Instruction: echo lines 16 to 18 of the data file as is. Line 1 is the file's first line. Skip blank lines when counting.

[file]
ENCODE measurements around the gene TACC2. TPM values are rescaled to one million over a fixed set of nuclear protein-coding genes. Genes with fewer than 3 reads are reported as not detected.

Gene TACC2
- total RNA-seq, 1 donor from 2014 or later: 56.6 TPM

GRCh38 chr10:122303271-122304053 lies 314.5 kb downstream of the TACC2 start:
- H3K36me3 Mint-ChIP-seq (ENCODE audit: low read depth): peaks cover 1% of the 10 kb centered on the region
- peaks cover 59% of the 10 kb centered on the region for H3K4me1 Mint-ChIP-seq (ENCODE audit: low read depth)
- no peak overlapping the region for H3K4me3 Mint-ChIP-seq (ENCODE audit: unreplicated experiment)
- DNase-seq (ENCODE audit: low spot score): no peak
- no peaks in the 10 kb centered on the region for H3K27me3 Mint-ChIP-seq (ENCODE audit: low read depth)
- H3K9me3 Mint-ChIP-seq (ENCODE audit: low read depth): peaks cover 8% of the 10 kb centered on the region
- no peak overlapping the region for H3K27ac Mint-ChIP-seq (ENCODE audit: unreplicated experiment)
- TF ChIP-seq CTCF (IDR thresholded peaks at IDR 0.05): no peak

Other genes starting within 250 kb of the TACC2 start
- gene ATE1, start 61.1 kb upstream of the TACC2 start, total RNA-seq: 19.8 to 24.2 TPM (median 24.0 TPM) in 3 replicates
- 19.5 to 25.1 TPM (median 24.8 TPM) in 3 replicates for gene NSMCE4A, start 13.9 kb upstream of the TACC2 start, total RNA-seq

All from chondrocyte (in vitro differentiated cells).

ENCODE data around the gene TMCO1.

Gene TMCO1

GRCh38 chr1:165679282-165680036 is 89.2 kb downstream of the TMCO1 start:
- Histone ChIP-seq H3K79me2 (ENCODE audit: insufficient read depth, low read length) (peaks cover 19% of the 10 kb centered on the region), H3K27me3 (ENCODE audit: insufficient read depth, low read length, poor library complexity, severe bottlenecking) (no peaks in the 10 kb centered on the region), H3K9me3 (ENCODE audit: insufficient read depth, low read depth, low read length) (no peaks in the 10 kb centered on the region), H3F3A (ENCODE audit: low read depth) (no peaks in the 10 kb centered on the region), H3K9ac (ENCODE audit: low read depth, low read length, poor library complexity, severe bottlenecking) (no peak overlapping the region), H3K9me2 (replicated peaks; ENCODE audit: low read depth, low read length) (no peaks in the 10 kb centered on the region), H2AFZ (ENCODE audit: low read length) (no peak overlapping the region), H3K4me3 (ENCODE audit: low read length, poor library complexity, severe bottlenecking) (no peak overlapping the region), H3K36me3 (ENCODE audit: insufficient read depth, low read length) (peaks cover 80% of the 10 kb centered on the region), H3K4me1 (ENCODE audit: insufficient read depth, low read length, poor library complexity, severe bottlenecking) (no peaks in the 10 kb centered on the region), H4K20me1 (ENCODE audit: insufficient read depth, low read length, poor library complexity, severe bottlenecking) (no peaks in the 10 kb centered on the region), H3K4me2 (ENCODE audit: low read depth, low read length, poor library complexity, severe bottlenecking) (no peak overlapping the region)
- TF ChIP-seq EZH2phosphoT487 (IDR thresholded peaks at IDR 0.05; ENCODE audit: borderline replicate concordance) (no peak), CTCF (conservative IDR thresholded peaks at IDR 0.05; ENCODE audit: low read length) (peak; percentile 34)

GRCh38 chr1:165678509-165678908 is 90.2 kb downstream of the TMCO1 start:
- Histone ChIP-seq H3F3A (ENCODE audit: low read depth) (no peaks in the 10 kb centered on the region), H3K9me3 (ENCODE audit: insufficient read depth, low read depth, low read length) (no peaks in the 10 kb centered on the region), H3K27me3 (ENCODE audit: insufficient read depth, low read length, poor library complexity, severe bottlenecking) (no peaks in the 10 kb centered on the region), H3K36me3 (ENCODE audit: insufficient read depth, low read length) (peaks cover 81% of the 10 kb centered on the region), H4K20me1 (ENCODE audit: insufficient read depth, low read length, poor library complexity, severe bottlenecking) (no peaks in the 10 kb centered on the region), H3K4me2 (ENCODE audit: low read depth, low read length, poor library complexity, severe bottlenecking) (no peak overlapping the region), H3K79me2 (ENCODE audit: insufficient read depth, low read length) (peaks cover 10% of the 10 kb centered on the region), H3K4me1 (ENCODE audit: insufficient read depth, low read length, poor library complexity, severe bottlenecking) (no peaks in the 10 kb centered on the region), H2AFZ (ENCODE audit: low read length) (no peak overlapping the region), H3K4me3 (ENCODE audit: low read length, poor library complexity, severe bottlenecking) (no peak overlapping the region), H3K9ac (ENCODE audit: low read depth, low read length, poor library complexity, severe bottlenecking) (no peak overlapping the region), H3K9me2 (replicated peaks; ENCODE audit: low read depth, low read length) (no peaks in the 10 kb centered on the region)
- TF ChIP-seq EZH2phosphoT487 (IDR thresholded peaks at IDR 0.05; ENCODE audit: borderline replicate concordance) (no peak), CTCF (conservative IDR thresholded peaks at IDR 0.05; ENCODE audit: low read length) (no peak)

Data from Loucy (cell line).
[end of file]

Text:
All from chondrocyte (in vitro differentiated cells).

ENCODE data around the gene TMCO1.

Gene TMCO1